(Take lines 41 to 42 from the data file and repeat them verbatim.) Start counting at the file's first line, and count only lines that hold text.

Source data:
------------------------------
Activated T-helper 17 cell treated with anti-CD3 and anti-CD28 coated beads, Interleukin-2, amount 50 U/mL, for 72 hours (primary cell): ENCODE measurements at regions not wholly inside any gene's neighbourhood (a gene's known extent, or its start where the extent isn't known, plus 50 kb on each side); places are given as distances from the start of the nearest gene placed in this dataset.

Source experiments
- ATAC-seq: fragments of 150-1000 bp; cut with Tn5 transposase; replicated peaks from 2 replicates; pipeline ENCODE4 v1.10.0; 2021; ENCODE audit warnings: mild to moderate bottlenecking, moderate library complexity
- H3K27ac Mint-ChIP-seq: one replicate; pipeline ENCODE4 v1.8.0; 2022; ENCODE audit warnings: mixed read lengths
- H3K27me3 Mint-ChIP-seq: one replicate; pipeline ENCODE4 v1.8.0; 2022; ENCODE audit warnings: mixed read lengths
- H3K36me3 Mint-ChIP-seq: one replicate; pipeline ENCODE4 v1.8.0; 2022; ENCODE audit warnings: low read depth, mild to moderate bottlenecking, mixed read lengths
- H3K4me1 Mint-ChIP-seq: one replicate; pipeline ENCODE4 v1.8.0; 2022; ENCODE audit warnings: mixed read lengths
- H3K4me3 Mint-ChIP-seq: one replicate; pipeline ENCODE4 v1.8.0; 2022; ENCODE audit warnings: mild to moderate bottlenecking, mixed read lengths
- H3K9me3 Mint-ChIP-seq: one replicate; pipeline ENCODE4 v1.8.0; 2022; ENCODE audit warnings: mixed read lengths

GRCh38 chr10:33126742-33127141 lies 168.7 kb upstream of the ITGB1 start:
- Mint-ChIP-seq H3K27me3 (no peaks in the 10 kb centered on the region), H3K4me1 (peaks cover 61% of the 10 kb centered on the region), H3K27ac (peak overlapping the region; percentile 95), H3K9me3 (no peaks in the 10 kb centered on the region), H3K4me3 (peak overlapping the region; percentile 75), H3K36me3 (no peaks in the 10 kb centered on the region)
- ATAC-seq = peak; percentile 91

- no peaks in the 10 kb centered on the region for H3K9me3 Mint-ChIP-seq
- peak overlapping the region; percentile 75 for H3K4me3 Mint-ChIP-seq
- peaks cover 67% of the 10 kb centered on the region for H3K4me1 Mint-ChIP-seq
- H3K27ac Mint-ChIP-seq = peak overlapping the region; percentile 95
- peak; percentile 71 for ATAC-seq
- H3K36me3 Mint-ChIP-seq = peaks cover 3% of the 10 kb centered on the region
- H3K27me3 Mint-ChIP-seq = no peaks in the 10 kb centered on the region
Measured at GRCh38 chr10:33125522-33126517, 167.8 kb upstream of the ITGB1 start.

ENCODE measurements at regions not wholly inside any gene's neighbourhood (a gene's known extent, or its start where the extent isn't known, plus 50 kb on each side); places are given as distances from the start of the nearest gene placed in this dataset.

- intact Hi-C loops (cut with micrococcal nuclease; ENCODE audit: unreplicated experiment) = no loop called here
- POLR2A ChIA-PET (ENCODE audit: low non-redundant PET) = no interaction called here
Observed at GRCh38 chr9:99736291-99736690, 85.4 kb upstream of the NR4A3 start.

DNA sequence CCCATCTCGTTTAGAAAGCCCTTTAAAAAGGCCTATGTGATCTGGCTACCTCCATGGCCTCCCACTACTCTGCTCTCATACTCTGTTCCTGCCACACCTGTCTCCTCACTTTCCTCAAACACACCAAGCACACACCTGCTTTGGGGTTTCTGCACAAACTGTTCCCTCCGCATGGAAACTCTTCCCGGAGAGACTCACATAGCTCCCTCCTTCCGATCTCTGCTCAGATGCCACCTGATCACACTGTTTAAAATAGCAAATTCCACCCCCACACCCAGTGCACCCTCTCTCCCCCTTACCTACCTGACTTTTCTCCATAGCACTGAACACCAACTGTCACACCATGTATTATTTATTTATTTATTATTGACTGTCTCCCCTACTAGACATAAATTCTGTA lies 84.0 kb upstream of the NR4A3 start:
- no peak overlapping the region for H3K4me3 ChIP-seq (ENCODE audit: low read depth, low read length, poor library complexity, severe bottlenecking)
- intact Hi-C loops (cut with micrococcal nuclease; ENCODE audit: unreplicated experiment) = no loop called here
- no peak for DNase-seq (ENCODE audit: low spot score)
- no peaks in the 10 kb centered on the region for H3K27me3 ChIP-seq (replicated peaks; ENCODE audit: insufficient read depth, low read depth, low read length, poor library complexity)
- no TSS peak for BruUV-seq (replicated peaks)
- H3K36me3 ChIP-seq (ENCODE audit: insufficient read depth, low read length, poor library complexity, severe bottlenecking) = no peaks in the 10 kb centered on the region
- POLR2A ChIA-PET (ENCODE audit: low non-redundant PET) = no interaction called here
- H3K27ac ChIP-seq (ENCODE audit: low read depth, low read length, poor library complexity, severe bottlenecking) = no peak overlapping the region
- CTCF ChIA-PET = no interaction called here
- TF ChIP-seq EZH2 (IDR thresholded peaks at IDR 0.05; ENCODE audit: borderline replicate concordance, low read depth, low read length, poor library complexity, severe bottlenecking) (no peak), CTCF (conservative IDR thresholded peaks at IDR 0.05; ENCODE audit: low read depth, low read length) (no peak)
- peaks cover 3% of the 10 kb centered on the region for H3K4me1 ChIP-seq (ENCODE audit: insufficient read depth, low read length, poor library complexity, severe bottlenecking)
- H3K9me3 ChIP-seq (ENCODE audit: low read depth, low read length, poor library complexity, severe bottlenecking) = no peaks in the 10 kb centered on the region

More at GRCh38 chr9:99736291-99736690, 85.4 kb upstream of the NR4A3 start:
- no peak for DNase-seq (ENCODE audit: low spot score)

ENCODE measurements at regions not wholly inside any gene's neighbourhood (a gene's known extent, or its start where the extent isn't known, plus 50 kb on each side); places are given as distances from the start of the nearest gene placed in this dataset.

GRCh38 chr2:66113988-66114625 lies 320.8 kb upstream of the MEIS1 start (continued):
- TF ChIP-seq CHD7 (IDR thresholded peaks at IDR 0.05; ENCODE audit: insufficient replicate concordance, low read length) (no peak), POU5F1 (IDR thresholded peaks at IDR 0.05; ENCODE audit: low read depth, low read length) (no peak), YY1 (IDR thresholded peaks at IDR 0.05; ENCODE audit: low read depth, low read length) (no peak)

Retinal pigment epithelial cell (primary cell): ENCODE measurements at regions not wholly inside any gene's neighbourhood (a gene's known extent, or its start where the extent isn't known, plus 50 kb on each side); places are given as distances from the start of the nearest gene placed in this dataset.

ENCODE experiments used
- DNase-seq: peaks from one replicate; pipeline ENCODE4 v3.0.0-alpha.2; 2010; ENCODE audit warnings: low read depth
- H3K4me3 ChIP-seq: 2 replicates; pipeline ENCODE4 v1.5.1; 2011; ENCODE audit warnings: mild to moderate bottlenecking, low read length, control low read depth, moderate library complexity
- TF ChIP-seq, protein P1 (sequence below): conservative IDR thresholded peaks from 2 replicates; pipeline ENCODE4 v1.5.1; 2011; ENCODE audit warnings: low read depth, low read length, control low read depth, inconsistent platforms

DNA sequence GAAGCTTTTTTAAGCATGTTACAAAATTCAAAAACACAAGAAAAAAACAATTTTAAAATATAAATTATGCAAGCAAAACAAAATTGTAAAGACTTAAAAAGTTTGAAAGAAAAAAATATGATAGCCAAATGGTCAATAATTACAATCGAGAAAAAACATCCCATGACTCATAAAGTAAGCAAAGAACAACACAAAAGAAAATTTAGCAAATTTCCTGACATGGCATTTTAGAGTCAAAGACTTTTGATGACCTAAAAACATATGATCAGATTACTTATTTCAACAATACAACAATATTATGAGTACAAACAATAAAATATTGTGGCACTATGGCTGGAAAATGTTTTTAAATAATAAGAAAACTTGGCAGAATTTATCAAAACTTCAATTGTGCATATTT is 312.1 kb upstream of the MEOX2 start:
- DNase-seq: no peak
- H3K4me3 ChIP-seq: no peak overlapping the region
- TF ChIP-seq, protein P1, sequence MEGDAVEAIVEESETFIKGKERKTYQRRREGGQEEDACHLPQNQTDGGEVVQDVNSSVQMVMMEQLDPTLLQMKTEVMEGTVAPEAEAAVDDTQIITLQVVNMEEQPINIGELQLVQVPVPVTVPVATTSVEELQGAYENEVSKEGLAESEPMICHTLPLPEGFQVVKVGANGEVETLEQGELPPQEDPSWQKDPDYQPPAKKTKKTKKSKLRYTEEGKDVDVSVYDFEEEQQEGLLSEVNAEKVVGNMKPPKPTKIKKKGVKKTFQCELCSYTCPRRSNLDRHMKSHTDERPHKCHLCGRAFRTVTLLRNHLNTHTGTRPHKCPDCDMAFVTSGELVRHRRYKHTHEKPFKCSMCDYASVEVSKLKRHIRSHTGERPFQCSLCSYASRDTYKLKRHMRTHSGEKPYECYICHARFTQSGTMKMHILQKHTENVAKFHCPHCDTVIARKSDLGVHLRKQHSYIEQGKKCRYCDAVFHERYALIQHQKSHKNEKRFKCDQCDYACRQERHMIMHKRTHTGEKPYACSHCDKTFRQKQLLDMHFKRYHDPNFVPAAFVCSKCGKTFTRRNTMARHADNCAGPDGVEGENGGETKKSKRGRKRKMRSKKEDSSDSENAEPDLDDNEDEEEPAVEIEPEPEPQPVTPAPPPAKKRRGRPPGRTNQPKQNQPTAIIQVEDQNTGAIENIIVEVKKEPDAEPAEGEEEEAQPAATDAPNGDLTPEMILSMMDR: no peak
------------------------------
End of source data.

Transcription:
GRCh38 chr2:66113988-66114625 lies 320.8 kb upstream of the MEIS1 start (continued):
- TF ChIP-seq CHD7 (IDR thresholded peaks at IDR 0.05; ENCODE audit: insufficient replicate concordance, low read length) (no peak), POU5F1 (IDR thresholded peaks at IDR 0.05; ENCODE audit: low read depth, low read length) (no peak), YY1 (IDR thresholded peaks at IDR 0.05; ENCODE audit: low read depth, low read length) (no peak)